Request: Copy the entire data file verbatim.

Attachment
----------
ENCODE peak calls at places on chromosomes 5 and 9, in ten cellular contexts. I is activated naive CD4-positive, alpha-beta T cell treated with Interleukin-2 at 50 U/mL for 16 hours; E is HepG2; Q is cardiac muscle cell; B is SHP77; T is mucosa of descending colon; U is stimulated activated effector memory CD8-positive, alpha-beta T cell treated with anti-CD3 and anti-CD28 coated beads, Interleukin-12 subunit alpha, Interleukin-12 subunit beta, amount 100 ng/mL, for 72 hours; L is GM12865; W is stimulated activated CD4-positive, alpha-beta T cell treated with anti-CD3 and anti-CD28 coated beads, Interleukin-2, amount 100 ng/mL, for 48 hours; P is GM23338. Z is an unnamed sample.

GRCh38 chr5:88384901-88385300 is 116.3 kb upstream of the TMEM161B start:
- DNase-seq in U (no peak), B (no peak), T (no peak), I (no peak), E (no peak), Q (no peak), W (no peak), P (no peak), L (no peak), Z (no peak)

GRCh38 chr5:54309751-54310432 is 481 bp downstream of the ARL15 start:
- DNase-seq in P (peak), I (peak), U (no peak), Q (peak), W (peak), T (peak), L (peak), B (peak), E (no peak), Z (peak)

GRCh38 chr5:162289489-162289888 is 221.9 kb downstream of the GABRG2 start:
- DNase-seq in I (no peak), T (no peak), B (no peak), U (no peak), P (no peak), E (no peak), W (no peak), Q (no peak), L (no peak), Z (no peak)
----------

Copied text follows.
ENCODE peak calls at places on chromosomes 5 and 9, in ten cellular contexts. I is activated naive CD4-positive, alpha-beta T cell treated with Interleukin-2 at 50 U/mL for 16 hours; E is HepG2; Q is cardiac muscle cell; B is SHP77; T is mucosa of descending colon; U is stimulated activated effector memory CD8-positive, alpha-beta T cell treated with anti-CD3 and anti-CD28 coated beads, Interleukin-12 subunit alpha, Interleukin-12 subunit beta, amount 100 ng/mL, for 72 hours; L is GM12865; W is stimulated activated CD4-positive, alpha-beta T cell treated with anti-CD3 and anti-CD28 coated beads, Interleukin-2, amount 100 ng/mL, for 48 hours; P is GM23338. Z is an unnamed sample.

GRCh38 chr5:88384901-88385300 is 116.3 kb upstream of the TMEM161B start:
- DNase-seq in U (no peak), B (no peak), T (no peak), I (no peak), E (no peak), Q (no peak), W (no peak), P (no peak), L (no peak), Z (no peak)

GRCh38 chr5:54309751-54310432 is 481 bp downstream of the ARL15 start:
- DNase-seq in P (peak), I (peak), U (no peak), Q (peak), W (peak), T (peak), L (peak), B (peak), E (no peak), Z (peak)

GRCh38 chr5:162289489-162289888 is 221.9 kb downstream of the GABRG2 start:
- DNase-seq in I (no peak), T (no peak), B (no peak), U (no peak), P (no peak), E (no peak), W (no peak), Q (no peak), L (no peak), Z (no peak)